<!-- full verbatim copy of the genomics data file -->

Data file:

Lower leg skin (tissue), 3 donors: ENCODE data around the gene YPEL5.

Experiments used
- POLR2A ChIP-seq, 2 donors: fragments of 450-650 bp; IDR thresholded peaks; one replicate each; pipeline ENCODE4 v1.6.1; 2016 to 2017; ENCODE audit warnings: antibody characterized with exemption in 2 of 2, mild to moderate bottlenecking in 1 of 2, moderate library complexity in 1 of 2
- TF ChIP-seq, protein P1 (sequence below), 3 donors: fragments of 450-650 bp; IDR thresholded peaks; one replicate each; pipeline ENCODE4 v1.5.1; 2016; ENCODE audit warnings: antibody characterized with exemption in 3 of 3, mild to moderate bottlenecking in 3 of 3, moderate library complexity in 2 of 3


Lower leg skin (tissue), 3 donors: ENCODE data around the gene YPEL5.

Experiments used
- POLR2A ChIP-seq, 2 donors: fragments of 450-650 bp; IDR thresholded peaks; one replicate each; pipeline ENCODE4 v1.6.1; 2016 to 2017; ENCODE audit warnings: antibody characterized with exemption in 2 of 2, mild to moderate bottlenecking in 1 of 2, moderate library complexity in 1 of 2
- TF ChIP-seq, protein P1 (sequence below), 3 donors: fragments of 450-650 bp; IDR thresholded peaks; one replicate each; pipeline ENCODE4 v1.5.1; 2016; ENCODE audit warnings: antibody characterized with exemption in 3 of 3, mild to moderate bottlenecking in 3 of 3, moderate library complexity in 2 of 3